This review originally appeared in Critics at Large and I am reproducing it on this site because of my interest how ideology in this case, white supremacy, is used to justify crossing a line to diminish or destroy another people's humanity. What makes this book so remarkable is how the author demonstrates how much of that process was done under the cover of the law.
- Barack Obama speaking in Selma on March, 7th 2015 at the fifth anniversary of the famous march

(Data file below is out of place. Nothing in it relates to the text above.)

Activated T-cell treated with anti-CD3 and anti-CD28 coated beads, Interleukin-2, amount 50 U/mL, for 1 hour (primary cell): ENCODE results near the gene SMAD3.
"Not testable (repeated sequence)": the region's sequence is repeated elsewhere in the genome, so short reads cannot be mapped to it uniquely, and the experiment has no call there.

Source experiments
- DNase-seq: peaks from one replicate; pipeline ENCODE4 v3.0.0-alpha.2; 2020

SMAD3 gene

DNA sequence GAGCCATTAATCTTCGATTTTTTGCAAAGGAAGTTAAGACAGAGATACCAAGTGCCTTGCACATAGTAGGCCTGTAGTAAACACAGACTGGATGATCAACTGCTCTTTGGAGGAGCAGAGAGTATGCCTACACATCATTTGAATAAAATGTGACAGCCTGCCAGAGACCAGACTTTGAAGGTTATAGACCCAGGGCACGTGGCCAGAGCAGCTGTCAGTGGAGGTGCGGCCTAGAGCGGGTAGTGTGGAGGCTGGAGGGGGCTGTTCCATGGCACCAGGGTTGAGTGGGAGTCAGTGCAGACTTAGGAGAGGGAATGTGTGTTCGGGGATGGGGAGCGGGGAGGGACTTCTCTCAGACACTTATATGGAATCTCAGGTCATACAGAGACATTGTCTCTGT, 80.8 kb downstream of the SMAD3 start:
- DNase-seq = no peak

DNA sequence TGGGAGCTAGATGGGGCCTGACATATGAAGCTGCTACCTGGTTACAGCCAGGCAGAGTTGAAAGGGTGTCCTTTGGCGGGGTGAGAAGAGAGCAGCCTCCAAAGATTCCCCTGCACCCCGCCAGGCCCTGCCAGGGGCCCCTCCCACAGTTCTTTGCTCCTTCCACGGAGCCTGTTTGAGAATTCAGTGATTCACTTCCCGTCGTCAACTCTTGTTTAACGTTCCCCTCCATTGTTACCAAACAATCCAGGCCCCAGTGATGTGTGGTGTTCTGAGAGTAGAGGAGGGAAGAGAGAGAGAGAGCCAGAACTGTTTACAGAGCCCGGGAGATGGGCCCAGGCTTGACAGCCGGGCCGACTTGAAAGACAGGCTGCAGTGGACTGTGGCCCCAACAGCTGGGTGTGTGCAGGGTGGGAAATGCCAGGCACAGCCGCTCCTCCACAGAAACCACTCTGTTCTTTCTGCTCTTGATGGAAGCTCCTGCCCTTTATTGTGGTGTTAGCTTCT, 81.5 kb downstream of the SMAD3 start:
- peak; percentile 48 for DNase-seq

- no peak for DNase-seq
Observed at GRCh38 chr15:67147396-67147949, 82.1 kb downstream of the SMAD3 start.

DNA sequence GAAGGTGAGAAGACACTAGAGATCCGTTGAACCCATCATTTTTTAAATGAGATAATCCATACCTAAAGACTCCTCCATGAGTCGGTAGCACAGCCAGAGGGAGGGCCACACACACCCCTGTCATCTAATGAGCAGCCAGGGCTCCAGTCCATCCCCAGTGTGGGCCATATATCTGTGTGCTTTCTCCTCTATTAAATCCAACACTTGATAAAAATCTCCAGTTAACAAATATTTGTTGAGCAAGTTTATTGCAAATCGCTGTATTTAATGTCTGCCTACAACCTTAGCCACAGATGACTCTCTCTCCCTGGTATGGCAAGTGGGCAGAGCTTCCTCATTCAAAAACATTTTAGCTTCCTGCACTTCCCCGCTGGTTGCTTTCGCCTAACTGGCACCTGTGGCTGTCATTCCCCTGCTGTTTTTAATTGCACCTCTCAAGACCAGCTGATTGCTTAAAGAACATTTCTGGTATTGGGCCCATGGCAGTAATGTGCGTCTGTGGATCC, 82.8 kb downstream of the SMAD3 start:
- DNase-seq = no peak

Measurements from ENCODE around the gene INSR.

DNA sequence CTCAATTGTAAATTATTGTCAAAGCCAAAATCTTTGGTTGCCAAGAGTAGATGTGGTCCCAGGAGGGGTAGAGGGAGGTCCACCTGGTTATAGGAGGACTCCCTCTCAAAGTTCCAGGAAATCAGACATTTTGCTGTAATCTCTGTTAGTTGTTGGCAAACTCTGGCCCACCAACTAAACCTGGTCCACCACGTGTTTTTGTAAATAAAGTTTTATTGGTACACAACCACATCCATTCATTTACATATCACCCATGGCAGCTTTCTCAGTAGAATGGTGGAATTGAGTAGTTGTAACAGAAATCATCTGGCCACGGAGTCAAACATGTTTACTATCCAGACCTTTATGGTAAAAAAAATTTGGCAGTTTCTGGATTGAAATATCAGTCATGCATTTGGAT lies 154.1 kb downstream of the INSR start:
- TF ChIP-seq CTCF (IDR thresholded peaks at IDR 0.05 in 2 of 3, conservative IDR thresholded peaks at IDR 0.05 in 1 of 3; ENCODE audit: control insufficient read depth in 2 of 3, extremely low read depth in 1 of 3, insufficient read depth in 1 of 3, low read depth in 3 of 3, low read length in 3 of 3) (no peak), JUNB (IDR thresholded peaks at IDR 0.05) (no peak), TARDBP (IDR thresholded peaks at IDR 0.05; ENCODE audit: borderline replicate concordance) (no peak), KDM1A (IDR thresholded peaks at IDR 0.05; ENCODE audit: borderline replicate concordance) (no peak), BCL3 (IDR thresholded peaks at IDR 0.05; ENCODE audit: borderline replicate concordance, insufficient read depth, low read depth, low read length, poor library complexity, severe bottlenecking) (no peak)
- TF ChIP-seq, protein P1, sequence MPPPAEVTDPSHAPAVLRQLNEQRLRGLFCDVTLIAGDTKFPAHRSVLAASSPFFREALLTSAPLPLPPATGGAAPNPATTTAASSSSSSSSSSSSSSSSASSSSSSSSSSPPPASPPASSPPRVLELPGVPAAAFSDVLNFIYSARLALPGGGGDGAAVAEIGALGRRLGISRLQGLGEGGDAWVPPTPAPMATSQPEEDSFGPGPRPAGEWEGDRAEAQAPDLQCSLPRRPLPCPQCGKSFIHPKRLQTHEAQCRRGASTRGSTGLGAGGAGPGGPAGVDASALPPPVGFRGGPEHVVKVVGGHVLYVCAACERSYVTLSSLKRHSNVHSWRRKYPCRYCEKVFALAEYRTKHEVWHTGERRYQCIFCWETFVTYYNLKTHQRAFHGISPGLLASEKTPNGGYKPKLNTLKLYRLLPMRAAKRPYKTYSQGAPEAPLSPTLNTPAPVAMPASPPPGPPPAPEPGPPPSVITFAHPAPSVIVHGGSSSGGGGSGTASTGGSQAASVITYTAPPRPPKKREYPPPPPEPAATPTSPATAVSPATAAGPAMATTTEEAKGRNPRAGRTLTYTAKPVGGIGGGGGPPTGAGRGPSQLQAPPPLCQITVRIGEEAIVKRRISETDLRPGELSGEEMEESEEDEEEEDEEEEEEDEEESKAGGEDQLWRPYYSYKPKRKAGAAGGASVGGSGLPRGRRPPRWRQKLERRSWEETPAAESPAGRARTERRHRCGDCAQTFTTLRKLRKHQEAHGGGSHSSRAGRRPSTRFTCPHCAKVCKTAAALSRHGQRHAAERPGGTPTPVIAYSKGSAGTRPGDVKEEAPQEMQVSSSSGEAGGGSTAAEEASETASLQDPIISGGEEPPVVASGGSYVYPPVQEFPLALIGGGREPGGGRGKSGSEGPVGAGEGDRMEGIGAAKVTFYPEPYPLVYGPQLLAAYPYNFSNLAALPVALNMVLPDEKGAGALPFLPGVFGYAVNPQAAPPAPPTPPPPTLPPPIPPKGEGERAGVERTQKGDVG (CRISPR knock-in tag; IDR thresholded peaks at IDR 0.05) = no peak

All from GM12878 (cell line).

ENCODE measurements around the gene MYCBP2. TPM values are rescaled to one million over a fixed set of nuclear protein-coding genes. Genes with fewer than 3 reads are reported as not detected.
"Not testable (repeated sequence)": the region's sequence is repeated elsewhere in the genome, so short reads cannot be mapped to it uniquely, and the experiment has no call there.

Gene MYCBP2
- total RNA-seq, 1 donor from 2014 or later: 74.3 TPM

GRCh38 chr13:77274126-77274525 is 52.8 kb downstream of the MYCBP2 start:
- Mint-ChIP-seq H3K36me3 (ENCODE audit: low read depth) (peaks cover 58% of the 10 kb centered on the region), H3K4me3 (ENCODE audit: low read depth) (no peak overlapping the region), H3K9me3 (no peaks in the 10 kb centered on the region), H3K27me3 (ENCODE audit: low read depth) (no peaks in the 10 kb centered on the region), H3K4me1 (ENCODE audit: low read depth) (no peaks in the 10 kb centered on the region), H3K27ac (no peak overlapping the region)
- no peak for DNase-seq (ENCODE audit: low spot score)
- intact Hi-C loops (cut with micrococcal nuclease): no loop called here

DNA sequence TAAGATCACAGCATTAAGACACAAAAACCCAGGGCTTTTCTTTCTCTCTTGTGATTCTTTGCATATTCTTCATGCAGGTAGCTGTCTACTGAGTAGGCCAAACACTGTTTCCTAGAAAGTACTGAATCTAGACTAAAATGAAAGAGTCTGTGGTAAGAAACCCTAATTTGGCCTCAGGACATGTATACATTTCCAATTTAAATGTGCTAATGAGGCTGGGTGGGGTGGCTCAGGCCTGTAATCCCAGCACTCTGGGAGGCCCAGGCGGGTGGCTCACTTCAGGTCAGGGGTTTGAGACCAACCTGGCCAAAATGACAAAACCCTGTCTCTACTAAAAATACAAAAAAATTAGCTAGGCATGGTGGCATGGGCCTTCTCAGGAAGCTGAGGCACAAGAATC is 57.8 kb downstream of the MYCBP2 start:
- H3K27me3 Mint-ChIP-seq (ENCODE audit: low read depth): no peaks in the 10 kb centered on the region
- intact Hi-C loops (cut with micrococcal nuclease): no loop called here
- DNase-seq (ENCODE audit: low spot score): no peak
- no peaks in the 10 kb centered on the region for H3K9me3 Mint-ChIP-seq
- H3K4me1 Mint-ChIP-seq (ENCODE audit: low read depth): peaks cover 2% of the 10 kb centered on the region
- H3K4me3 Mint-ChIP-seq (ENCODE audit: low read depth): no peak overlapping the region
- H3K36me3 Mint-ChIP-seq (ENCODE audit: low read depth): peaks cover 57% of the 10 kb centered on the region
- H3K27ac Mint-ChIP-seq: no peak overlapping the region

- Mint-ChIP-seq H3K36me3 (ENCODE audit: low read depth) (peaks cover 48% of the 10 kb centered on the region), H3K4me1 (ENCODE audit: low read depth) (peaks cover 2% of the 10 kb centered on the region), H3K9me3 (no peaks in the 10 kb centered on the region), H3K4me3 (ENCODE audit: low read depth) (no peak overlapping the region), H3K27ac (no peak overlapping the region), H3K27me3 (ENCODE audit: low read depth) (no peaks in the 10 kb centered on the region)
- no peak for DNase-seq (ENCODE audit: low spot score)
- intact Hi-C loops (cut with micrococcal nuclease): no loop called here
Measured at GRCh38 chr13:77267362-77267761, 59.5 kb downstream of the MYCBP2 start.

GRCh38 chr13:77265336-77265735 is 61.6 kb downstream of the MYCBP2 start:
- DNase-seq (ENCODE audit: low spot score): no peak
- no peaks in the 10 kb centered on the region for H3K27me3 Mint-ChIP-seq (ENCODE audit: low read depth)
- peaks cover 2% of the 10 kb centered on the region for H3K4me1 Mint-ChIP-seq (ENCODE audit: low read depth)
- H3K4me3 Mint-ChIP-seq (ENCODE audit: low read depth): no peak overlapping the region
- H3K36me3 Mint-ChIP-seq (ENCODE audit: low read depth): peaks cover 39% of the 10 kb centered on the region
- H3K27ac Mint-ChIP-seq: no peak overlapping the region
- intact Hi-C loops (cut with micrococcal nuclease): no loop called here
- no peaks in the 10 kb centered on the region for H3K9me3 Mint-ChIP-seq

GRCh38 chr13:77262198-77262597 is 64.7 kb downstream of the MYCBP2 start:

During the week of the Republican Convention when Donald Trump proclaimed himself as the candidate of law and order, and reading Carol Anderson’s historical catalogue of white resistance to black progress, White Rage: The Unspoken Truth of Our Racial Divide (Bloomsbury, 2016), two thoughts came to mind. Rightly denouncing the murder of police officers, he said nothing about the murder of black men by the police, even the murder on November 26, 2014 of twelve-year old Tamir Rice who was killed in Cleveland, the city where the convention was held. No charges were ever laid against the officer. Secondly, I wondered whether Trump was aware that he was retrieving Richard Nixon’s Southern Strategy that pandered to racists during the 1968 presidential election. Nixon was another practitioner of dog-whistle politics: a coded message that appears innocuous to the general public, but has an additional interpretation meant to appeal to the target audience, for example, to racists. According to Anderson, one of Nixon’s most trusted aides, H.R. Haldeman, Nixon “emphasized that you have to face the fact that the whole problem is really the blacks. The key is to devise a system that recognizes this while not appearing to.” Another Nixon aide, John Ehrlichman, noted after the candidate saw an ad that showed entire cities burning without ever mentioning blacks, Nixon chortled, “It’s about law and order and the damn Negro-Puerto Rican groups out there.” By not acknowledging the African-Americans killed, Trump expressed a similar contempt for African-Americans at the 2016 Republican Convention.